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Privilege Manager for Unix 6.1.1 - Administration Guide for Unix

One Identity Privileged Access Suite for Unix Introducing Privilege Manager for Unix Planning Deployment Installation and Configuration Upgrade Privilege Manager for Unix System Administration Managing Security Policy The Privilege Manager for Unix Security Policy Advanced Privilege Manager for Unix Configuration Administering Log and Keystroke Files InTrust Plug-in for Privilege Manager Troubleshooting Privilege Manager for Unix Policy File Components Privilege Manager Variables Privilege Manager for Unix Flow Control Statements Privilege Manager for Unix Built-in Functions and Procedures Privilege Manager programs Installation Packages

Customization example - pf_forbidusers list

This example demonstrates how to create a new profile variable, pf_forbidusers, that you can use in any profile or shell profile. The customization will cause the profile selection to fail when the user is in the pf_forbidusers list, even if the user matches pf_authusers. This would allow you to blacklist specific users from any profile or shell profile.

The following is an updated profile_customer_policy.conf file indicating the modifications in bold.

############################################################################ 
# One Identity Privilege Manager for Unix Profile Policy V600 (XXX) 
# One Identity 2013 
# 
# Sample Default Policy Generated  for QPM4U
#
# This policy is included by file: profileBasedPolicy.conf
#
# This allows customization at certain points while reading profiles. The
# following functions are provided:
# - fn_log_and_accept_custom
# - fn_custom_profile_init
# - pr_custom_profile_reset
# - fn_customer_init
############################################################################
# custom profile variables
pf_forbidusers={};

#########################################################################
# FUNCTION: fn_log_and_accept_custom
#
# This function is called by pr_log_and_accept to do any
# customer-specific actions required, just before accepting the request.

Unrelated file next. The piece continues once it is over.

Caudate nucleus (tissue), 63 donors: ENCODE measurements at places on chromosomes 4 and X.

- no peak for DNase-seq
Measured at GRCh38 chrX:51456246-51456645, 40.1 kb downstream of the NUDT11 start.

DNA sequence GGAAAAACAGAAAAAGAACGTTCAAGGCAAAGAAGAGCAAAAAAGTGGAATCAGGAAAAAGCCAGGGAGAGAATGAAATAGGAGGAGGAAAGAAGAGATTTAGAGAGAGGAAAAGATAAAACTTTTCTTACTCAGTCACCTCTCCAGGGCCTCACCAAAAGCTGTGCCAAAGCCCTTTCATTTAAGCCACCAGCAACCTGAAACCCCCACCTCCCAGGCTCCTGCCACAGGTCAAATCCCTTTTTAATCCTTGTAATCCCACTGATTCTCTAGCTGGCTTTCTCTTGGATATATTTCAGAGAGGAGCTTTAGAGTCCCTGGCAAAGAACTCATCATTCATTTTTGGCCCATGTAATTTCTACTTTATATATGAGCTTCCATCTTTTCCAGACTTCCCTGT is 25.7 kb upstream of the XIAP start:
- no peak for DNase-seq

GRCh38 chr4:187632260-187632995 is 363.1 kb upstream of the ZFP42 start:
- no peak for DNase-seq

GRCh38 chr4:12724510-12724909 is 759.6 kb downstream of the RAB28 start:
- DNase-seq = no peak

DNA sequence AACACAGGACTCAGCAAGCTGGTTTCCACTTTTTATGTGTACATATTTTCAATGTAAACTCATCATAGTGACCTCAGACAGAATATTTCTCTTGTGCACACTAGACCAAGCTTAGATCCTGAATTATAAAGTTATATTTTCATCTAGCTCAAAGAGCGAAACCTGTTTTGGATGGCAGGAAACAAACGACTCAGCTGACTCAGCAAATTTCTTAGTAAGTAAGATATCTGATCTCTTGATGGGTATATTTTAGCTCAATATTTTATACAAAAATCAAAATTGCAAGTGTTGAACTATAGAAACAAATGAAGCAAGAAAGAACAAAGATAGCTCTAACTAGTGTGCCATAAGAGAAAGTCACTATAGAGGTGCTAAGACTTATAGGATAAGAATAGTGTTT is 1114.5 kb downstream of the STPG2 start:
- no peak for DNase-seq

#
#########################################################################
function fn_log_and_accept_custom()
{
   return true;
}

#########################################################################
# FUNCTION: fn_custom_profile_init
# Do any custom config required for a profile.
# This is called after matching user/group to a profile,
# but before checking anything else.
#########################################################################
function fn_custom_profile_init()
{
   if (user in pf_forbidusers)
      return false;
   return true;
}

########################################################################
# PROCEDURE: pr_custom_profile_reset
# Reset any custom variables after processing a profile
#########################################################################
procedure pr_custom_profile_reset()
{
   #reset these for each profile read
   pf_forbidusers={};
   return;
}

#########################################################################
# FUNCTION: fn_customer_init
# Do any custom config required for the policy
# This is called before processing any profiles.
#########################################################################
function fn_customer_init()
{
   return true;
}

The initial definition of the variable (pf_forbidusers={};) is near the top of the file. In order to be globally accessible, the variable must be defined outside of any function or procedure call. The same statement is also in the pr_custom_profile_reset() procedure so that the variable is reset before a new profile (or shell profile) is read. Finally, some code was added to fn_custom_profile_init() to return false if the user is listed in the variable.

If you add the following to the demo profile, user jbloggs would no longer be able to successfully run pmrun id using that profile:

pf_forbidusers={"jbloggs"};

Policy scripting tutorial

This section introduces you to the basics of policy scripting through a series of seven semi-interactive lessons. However, before you begin, please note: One Identity assumes you:

  • have Privilege Manager for Unix installed successfully
  • are running Privilege Manager with the pmpolicy type

The first seven lessons introduce you to some of the simpler constructs and capabilities of Privilege Manager's policies. Each lesson is designed to allow you to run the policy files on your own test system, with minimal changes, enabling you to learn the basics of policy scripting quickly.

Following the seven basic lessons are three advanced lessons designed to extend your knowledge and understanding of creating policies.

Install the example policy file